Three years ago this month, the College of Veterinarians of British Columbia’s announced a ban on feline declawing, a decision hailed by animal welfare organizations.
“For two decades the BC SPCA has been on record opposing procedures such as declawing, tail docking, ear cropping, and devocalization that impact an animal’s ability to experience good welfare and to express natural behaviours, so we were thrilled when the ban was announced,” says Dr. Emilia Gordon, senior manager of animal health for the BC SPCA. “But opponents to declawing bans often voice concerns that it could lead to greater relinquishment of cats to animal shelters. Since the BC SPCA has a province-wide sheltering system, we began gathering data in 2018 when the B.C. ban was enacted to determine if this concern was warranted. We believe the data is important not only for B.C, but for veterinary and animal welfare organizations in other jurisdictions.”
An analysis of feline intake in the BC SPCA’s 36 sheltering facilities since 2018 shows no increase in surrender of felines overall or due to destructive scratching behaviour. “We have seen an overall decrease in cat intake in recent years because of effective spay/neuter initiatives, and when felines are relinquished to our shelters the vast majority of cases (82.6%) are related to human issues, rather than the animal itself,” says Dr. Gordon. The most common reasons for surrender include housing issues, lack of resources or owner health. The two most common animal-related reasons for relinquishment are house soiling and conflict/aggression – two issues that Dr. Gordon points out are exacerbated in cats who have been declawed.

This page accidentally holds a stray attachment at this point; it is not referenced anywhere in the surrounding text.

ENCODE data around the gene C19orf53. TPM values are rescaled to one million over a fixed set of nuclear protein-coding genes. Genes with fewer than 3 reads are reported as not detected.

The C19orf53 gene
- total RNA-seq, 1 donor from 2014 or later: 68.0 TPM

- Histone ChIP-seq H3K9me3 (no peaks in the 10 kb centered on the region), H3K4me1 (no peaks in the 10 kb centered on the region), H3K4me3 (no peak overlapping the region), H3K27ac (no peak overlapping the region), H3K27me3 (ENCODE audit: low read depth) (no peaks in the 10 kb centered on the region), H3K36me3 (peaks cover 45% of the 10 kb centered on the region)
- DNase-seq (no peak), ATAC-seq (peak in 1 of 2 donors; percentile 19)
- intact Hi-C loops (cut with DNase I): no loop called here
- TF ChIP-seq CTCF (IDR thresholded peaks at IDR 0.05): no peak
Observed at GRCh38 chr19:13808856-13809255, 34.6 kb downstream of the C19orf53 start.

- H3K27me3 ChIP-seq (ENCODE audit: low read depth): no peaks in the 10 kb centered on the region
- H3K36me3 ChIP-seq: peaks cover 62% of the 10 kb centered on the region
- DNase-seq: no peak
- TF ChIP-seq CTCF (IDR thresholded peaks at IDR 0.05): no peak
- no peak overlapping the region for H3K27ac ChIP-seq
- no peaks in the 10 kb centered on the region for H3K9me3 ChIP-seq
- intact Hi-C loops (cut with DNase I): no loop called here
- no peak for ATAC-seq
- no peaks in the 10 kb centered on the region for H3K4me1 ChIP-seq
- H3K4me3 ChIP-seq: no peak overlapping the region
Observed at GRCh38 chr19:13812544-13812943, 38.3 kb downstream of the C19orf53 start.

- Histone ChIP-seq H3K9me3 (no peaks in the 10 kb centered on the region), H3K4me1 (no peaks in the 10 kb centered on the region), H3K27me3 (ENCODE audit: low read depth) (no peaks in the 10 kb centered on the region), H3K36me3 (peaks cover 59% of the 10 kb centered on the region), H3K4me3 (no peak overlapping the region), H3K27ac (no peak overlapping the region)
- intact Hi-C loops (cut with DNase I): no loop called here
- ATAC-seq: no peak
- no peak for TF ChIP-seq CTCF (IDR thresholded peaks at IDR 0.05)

“Studies show that declawed cats are at higher risk for biting and aggression, are more likely to have trouble using the litterbox, and have a significantly increased chance of back pain.”
Dr. Gordon says the data collected at SPCA shelters points to two important factors – that the ban on declawing has not increased cat intake in shelters, and that greater support is needed for families to address the human factors related to pet relinquishment.
“We hope this data can be used by veterinarians, veterinary regulators, animal shelters, and community members to support bans against unnecessary and painful cosmetic surgeries and to begin discussions about how we address the systemic issues in our society that separate families from their pets.”